The Complicated Delivery: What do you do?

Deliveries that occur in the emergency department are high-risk and high-stress situations. ED OB patients often have little or no prenatal care, and ED births have a higher perinatal mortality. The emergency provider needs to expect the unexpected, including precipitous delivery, shoulder dystocia, malpresentation, umbilical cord emergencies, hemorrhage, and multiple gestations. In this post, we explore what to do in these dangerous situations.

Mediastinitis: ED-focused basics

The mediastinum is the space between the pleural sacs which extends from the diaphragm superiorly to the superior aperture of the thorax. Mediastinitis is an infection involving the structures of the mediastinum, and this disease is a surgical emergency with potentially devastating consequences and serious threat to vital structures. This post provides the information that you need to know concerning this deadly disease.

Managing a Massive Hemothorax: A Guide to Stabilizing Your Patient

A hemothorax most commonly occurs secondary to penetrating or blunt chest wall trauma, with up to 70-80% of hemothoraces due to motor vehicle collisions. These injuries can cause rapid decompensation, but diagnosis and management isn’t always easy. This post is filled with pearls and pitfalls in diagnosis and management of massive hemothorax.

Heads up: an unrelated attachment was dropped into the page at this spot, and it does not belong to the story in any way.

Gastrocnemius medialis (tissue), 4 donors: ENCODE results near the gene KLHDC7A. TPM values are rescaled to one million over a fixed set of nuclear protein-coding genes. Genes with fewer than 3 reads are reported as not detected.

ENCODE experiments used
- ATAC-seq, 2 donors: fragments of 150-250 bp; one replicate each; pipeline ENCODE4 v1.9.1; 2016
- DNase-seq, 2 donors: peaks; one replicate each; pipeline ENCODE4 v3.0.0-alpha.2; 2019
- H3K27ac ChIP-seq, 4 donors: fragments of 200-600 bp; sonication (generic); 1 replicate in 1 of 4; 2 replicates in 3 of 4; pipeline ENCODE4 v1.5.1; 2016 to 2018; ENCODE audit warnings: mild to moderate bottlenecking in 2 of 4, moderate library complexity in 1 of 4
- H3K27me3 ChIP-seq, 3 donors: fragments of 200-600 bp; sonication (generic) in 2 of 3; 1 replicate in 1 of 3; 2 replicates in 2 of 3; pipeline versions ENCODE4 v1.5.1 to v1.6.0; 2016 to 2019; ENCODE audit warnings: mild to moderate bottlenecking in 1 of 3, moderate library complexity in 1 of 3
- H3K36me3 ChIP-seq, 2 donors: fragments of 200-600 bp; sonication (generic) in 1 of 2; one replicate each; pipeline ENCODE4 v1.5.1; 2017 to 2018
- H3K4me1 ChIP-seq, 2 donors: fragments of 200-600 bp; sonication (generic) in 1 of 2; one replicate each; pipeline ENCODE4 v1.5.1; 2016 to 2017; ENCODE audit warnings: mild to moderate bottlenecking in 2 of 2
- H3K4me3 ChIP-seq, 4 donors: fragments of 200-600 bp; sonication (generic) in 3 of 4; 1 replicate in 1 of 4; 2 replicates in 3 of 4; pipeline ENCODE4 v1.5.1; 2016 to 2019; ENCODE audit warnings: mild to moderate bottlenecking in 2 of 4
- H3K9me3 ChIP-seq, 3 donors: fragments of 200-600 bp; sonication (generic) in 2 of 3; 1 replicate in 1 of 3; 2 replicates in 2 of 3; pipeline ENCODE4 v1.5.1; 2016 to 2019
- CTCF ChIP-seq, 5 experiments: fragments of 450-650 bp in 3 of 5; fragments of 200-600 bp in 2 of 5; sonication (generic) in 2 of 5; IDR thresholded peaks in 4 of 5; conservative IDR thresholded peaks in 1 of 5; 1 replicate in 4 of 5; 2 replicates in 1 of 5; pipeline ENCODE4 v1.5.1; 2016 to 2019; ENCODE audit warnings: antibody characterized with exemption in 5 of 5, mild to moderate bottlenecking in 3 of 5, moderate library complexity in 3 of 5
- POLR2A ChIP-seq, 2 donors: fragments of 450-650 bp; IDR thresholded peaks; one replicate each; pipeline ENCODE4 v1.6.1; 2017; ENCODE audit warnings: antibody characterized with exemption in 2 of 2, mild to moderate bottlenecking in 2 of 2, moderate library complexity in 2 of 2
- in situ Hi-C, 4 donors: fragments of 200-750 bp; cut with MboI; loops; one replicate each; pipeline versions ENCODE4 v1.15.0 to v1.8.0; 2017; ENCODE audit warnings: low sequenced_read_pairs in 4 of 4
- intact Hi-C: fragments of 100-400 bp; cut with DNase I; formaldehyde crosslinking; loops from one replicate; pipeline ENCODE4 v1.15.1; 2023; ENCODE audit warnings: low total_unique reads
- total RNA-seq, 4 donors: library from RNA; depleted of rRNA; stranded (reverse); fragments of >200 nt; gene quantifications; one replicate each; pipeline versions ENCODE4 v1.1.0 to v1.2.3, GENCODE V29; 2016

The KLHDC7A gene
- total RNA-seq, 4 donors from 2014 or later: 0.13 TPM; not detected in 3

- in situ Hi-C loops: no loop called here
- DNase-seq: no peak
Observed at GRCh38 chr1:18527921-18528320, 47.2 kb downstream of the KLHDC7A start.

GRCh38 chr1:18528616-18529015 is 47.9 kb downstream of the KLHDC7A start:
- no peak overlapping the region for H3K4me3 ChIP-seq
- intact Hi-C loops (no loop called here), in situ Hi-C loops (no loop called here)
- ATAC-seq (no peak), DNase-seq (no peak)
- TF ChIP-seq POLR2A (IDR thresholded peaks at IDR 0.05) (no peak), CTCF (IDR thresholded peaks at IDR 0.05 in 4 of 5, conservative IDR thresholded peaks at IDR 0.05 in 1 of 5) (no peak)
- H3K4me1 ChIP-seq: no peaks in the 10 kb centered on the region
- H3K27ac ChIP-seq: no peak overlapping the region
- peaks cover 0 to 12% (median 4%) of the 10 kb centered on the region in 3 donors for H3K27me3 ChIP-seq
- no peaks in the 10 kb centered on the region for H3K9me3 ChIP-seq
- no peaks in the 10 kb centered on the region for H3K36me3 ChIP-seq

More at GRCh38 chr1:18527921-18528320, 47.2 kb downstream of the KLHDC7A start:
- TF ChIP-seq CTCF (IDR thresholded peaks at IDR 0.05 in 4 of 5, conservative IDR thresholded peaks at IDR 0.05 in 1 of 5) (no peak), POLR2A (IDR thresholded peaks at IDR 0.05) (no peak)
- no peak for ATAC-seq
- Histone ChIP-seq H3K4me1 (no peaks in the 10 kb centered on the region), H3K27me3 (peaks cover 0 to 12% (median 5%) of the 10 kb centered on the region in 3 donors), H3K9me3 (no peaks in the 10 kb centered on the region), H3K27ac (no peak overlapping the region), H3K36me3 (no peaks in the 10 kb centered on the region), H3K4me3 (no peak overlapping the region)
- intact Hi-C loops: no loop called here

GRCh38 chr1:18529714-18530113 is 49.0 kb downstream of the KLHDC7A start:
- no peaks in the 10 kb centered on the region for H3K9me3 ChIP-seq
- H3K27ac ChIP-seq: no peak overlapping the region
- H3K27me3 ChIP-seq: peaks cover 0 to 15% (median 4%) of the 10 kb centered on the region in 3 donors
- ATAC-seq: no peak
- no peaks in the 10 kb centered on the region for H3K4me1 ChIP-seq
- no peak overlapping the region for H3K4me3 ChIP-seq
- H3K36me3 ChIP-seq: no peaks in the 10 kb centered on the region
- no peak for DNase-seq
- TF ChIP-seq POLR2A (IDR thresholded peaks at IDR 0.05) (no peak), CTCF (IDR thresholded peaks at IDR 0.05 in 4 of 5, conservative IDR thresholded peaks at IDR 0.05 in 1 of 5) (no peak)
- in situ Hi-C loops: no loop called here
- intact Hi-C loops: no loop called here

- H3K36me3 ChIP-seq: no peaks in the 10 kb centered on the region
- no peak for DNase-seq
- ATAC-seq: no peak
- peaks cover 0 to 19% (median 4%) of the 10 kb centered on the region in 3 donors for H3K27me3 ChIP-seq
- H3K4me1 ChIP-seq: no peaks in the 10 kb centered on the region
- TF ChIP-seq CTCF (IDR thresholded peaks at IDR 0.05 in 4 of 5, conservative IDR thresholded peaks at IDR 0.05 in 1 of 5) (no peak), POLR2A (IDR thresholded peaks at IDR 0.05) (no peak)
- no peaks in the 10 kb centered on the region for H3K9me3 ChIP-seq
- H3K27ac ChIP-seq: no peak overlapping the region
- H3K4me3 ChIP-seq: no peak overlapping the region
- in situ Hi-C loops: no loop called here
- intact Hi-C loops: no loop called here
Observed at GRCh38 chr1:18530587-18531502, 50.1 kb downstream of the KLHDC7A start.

A Case of Severe Brown Recluse Envenomation

The brown recluse spider, Loxosceles reclusa, is a spider known for the potential to cause serious wounds. The spider is found in North America primarily, often hiding in man-made structures. The poison contains a myriad of toxins including metalloproteinases, hyaluronidases, insecticidal peptides, deoxyribonucleases, and alkaline phosphatase. Most bites heal without issue; however, this post details the course of a bite causing significant morbidity.

Intraabdominal Catastrophes in the Pregnant Patient

Though many obstetric complications occur during pregnancy, the pregnant woman is still a woman with all her other organs that can be at risk, regardless of her pregnancy status. Typically, patients with obstetric complications will complain of uterine tenderness, vaginal bleeding and may have abnormal fetal heart tones on monitoring. When signs and symptoms do not support an obstetric cause for the patient’s abdominal pain, it is imperative that the differential is still wide for all other causes.

Emergency Medicine Education